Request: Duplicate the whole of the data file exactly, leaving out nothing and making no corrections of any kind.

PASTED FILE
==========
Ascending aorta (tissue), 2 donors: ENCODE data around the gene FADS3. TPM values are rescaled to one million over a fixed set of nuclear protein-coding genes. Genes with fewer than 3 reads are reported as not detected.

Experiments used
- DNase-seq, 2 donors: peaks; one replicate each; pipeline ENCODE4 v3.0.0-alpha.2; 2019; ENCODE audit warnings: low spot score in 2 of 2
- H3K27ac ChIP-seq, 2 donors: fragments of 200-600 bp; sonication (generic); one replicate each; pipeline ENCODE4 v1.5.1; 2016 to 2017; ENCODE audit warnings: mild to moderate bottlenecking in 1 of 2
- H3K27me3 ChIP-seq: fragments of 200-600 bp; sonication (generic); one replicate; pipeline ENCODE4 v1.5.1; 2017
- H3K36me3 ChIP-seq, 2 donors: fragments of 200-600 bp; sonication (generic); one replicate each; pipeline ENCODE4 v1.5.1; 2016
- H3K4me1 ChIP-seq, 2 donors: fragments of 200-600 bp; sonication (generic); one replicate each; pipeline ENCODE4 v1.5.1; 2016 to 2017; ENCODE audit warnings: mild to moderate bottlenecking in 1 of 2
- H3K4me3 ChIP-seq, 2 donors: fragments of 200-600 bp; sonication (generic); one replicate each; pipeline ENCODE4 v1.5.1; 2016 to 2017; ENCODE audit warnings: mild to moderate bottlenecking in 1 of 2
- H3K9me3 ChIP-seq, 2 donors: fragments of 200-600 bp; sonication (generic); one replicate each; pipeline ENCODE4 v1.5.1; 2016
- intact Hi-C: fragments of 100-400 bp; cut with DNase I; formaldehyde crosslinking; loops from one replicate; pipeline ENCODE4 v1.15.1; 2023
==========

Ascending aorta (tissue), 2 donors: ENCODE data around the gene FADS3. TPM values are rescaled to one million over a fixed set of nuclear protein-coding genes. Genes with fewer than 3 reads are reported as not detected.

Experiments used
- DNase-seq, 2 donors: peaks; one replicate each; pipeline ENCODE4 v3.0.0-alpha.2; 2019; ENCODE audit warnings: low spot score in 2 of 2
- H3K27ac ChIP-seq, 2 donors: fragments of 200-600 bp; sonication (generic); one replicate each; pipeline ENCODE4 v1.5.1; 2016 to 2017; ENCODE audit warnings: mild to moderate bottlenecking in 1 of 2
- H3K27me3 ChIP-seq: fragments of 200-600 bp; sonication (generic); one replicate; pipeline ENCODE4 v1.5.1; 2017
- H3K36me3 ChIP-seq, 2 donors: fragments of 200-600 bp; sonication (generic); one replicate each; pipeline ENCODE4 v1.5.1; 2016
- H3K4me1 ChIP-seq, 2 donors: fragments of 200-600 bp; sonication (generic); one replicate each; pipeline ENCODE4 v1.5.1; 2016 to 2017; ENCODE audit warnings: mild to moderate bottlenecking in 1 of 2
- H3K4me3 ChIP-seq, 2 donors: fragments of 200-600 bp; sonication (generic); one replicate each; pipeline ENCODE4 v1.5.1; 2016 to 2017; ENCODE audit warnings: mild to moderate bottlenecking in 1 of 2
- H3K9me3 ChIP-seq, 2 donors: fragments of 200-600 bp; sonication (generic); one replicate each; pipeline ENCODE4 v1.5.1; 2016
- intact Hi-C: fragments of 100-400 bp; cut with DNase I; formaldehyde crosslinking; loops from one replicate; pipeline ENCODE4 v1.15.1; 2023